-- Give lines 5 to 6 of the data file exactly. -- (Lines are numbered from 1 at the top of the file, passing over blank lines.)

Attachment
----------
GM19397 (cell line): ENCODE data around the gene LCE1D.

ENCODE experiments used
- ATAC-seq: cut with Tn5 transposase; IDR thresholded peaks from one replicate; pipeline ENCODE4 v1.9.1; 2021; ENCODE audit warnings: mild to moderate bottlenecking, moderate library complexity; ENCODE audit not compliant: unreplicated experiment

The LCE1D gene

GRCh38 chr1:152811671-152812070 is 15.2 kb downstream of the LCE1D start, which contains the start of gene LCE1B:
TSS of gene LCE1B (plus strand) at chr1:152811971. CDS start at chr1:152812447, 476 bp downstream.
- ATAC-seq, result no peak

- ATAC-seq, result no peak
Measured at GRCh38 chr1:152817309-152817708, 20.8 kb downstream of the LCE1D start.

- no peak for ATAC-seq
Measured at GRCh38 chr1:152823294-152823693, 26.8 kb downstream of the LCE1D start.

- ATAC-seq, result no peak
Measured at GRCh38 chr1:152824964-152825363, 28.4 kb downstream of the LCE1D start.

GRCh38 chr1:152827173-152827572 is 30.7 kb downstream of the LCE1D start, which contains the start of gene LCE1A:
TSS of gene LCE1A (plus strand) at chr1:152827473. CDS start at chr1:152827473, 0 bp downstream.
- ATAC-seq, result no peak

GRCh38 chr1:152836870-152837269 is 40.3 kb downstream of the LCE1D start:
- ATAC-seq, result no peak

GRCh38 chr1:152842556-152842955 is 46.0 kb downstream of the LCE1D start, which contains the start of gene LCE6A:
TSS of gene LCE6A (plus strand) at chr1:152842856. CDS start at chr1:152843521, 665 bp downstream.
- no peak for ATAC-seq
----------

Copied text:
GRCh38 chr1:152811671-152812070 is 15.2 kb downstream of the LCE1D start, which contains the start of gene LCE1B:
TSS of gene LCE1B (plus strand) at chr1:152811971. CDS start at chr1:152812447, 476 bp downstream.